The Morning Report
Get the news and information you need to take on the day.
Mira Mesa is growing fast.
As one of the city’s northernmost neighborhoods, Mira Mesa draws a huge amount of daily car commuters to its tech jobs, business parks and headquarters.
But some of the region’s highest-profile climate advocates say if it’s going to keep growing, the city needs to do more to combat the environmental consequences of that growth. So now they’re gearing up to sue the city of San Diego.
This week on the VOSD Podcast, hosts Andrew Keatts and Andrea Lopez-Villafaña discuss the city’s climate action plan — how its goals are literally never met — and how it squares with the Mira Mesa community plan.
School Sexual Misconduct
In 2017, a Grossmont teacher named Joshua Allen Barney was fired for making inappropriate comments and contact with a student.
But even though he was fired from that job — and school administrators and a court determined he did not understand how it was wrong and that he would likely do it again — he kept his teaching credentials.
Now he’s back in the classroom.
Keatts and Lopez-Villafaña lay out the story of that teacher, the incident that got him fired and how he got back to teaching despite a court’s findings.
This story is part of a long investigative series by Voice of San Diego on sexual misconduct in San Diego schools.
Anyone can submit anonymous tips to us at vosd.org/contact.
Bonus content: Our education podcast, Good Schools For All, examined how predatory teachers stay in the classroom. Our team reviewed multiple cases, the costs to schools, non-disclosure agreements and more. Hear that episode here.
Listen: Apple | Spotify | Google
Thank You for another very good Podcast! I’ve come to look forward to listening to these on my weekend. Very insightful. That last story about the egregiously offending P.E. teacher being able to continue teaching in the same county in which he offended was highly disturbing. Thank You for the continuing essential reporting.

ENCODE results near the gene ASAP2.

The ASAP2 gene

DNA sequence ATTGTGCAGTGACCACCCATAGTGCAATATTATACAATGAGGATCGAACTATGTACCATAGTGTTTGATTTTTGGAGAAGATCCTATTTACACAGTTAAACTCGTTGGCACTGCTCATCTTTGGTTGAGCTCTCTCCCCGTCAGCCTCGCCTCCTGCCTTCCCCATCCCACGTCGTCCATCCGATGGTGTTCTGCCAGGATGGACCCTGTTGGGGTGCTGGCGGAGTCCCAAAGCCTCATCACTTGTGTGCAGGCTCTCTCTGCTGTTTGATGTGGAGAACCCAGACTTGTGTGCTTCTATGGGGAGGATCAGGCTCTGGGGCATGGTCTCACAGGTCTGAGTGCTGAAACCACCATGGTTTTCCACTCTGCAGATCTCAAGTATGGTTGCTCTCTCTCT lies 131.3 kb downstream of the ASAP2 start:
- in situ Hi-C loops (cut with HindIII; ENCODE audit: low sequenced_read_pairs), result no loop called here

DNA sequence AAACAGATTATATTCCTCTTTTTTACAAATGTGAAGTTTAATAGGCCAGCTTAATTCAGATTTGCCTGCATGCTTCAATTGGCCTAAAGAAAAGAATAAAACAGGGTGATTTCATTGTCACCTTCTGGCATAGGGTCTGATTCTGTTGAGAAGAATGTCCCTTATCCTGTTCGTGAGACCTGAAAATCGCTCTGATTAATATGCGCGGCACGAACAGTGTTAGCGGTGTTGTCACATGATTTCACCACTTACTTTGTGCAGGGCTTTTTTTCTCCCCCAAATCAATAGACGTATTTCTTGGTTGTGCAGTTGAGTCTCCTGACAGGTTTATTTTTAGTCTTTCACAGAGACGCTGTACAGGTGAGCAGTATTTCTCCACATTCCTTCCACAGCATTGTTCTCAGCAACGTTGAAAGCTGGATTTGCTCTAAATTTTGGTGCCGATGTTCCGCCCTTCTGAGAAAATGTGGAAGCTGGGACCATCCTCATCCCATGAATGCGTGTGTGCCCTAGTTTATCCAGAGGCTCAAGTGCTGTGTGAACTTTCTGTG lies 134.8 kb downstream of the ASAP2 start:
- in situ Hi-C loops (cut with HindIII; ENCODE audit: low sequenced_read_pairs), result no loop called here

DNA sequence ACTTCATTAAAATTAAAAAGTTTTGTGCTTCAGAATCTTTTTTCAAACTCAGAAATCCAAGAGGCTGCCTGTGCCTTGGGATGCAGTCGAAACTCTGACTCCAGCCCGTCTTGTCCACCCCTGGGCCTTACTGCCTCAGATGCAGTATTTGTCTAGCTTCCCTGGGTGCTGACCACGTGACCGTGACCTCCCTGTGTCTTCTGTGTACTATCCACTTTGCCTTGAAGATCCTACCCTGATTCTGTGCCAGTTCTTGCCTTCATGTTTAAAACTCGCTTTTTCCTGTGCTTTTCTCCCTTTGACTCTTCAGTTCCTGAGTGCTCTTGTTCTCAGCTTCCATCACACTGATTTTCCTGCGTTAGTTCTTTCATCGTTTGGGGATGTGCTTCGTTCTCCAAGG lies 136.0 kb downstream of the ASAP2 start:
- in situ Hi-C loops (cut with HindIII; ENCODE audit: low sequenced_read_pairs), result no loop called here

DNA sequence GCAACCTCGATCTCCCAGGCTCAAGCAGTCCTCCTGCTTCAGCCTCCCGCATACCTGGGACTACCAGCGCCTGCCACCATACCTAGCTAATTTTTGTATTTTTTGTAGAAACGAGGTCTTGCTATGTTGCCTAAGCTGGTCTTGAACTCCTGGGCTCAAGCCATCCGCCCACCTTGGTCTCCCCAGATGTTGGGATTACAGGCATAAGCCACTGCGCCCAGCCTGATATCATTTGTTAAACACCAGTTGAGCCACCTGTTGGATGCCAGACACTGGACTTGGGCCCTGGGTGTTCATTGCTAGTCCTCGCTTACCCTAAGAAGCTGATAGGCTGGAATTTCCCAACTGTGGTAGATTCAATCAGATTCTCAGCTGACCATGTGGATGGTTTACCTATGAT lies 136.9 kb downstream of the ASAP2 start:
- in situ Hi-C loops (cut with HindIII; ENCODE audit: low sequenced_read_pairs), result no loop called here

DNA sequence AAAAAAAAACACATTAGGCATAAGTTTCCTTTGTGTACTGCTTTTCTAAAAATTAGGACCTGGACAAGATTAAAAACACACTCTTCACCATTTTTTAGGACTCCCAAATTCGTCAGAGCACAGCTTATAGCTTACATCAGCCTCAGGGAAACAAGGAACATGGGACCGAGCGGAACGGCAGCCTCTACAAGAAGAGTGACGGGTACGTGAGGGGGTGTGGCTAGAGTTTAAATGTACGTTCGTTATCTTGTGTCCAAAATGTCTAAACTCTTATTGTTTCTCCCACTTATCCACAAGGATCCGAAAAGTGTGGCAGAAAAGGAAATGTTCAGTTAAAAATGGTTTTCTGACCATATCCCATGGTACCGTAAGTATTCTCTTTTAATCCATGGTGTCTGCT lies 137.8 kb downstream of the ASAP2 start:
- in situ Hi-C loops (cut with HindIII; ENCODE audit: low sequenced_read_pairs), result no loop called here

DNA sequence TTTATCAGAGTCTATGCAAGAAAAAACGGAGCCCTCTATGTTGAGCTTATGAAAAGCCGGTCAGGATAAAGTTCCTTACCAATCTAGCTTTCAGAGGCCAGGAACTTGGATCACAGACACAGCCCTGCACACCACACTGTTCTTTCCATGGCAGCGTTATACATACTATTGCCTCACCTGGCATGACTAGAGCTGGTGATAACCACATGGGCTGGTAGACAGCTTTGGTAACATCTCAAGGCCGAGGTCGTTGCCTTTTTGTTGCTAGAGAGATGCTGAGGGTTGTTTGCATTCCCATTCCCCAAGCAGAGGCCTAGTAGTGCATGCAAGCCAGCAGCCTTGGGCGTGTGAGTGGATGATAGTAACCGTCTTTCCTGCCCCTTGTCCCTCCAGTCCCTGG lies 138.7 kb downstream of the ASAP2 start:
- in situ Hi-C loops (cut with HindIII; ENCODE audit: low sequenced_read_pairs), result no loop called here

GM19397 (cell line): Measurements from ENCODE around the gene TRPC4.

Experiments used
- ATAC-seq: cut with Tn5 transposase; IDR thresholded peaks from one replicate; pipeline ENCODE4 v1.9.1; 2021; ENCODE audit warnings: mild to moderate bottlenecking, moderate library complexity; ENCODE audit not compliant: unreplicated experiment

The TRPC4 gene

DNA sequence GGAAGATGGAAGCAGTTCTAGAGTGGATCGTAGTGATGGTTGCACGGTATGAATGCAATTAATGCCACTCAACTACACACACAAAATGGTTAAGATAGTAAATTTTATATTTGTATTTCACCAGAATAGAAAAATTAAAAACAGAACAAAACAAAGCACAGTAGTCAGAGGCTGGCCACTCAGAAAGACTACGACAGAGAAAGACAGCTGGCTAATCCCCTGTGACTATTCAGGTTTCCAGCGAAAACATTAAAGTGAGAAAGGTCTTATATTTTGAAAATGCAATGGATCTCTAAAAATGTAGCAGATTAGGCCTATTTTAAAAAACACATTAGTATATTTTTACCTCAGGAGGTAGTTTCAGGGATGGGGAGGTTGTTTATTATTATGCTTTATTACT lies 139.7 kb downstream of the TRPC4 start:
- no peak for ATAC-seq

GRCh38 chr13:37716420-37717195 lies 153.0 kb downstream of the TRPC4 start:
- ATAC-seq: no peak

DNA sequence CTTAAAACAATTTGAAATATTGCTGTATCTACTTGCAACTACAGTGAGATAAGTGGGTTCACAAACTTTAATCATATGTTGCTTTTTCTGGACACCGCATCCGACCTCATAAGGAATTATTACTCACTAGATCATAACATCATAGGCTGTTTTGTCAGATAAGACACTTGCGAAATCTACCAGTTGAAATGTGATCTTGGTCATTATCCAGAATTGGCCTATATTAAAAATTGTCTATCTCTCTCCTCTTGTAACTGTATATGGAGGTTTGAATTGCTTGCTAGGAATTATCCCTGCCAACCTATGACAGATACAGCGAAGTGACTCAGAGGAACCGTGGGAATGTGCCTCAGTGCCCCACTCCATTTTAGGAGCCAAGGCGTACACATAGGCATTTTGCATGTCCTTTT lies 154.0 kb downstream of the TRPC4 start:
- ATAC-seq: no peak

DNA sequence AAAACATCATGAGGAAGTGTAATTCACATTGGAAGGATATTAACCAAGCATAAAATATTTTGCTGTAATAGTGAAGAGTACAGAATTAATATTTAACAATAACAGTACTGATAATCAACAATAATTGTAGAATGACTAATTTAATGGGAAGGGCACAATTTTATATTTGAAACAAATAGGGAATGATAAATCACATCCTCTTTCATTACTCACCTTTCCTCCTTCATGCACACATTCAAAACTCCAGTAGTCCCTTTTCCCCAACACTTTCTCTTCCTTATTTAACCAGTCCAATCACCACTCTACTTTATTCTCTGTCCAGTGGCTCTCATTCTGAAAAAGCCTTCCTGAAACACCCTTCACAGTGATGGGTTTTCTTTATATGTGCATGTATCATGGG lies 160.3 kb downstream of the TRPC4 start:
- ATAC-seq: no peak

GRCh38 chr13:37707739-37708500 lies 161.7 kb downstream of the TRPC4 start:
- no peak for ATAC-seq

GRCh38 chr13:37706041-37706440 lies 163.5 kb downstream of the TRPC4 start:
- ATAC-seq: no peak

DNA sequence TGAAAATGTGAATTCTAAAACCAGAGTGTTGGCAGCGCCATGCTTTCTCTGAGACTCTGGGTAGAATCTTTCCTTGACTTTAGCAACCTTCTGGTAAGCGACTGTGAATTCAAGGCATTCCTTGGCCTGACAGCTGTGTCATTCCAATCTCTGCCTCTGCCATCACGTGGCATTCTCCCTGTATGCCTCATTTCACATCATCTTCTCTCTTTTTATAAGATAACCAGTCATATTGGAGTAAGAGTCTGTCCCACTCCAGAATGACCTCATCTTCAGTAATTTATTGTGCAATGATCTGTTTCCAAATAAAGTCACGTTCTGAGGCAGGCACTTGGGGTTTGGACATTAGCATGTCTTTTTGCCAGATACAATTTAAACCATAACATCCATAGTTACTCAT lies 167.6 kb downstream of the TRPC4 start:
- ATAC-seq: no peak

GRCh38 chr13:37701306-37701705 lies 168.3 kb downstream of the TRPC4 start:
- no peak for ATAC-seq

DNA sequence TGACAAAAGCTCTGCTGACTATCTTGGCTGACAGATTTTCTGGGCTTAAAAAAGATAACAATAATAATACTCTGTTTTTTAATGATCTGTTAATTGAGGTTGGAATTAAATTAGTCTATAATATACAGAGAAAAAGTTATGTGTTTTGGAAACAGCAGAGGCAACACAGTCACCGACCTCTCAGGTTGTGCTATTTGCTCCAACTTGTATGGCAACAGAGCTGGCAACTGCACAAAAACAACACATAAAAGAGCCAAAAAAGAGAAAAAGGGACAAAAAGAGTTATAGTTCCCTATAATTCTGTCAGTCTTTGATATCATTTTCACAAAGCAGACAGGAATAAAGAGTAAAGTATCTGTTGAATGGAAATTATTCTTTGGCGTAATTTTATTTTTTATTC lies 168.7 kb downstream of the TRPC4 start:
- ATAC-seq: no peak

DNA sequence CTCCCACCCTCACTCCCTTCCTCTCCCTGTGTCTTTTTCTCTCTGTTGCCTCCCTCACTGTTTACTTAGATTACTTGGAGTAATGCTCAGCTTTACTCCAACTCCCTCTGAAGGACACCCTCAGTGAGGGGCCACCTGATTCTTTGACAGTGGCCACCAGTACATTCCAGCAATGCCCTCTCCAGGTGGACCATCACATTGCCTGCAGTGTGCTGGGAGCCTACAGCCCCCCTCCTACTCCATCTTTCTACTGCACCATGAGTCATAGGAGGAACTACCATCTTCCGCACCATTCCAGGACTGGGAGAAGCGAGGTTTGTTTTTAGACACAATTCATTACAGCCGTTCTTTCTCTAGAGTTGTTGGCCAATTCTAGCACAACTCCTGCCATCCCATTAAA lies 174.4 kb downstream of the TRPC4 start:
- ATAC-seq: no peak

Glad to see that Andy has figured out one of the most egregious phenomena in San Diego city government. For decades, city hall politicians and their staff have considered doing something that was clearly illegal. Often these were violations of California’s Public Records Act, or the California Environmental Quality Act (CEQA), and more recently they have been obvious violations of the city’s own Climate Action Plan (CAP). Often, local open government organizations and environmental and attorneys sent the city letters detailing the laws the city was breaking, warning the city that if it didn’t retract specific illegal actions and follow the law, they would sue the city.
Despite those clear, written warnings, city hall officials, often influenced by the local building industry, ignored those warnings, and blithely violated the law, as Andy explained in regards to the CAP. Then the city would be sued, and lose in the courts. Incredulously, in many cases, after they lost in court, city hall politicians and their staff complained when the courts made the city pay the legal costs and fees of the winning organizations and attorneys. This has been a ludicrous cycle which this city has practiced for decades. The most amazing thing about it is the way local voters seem forget these misadventures when the very politicians who caused them come up for reelection.
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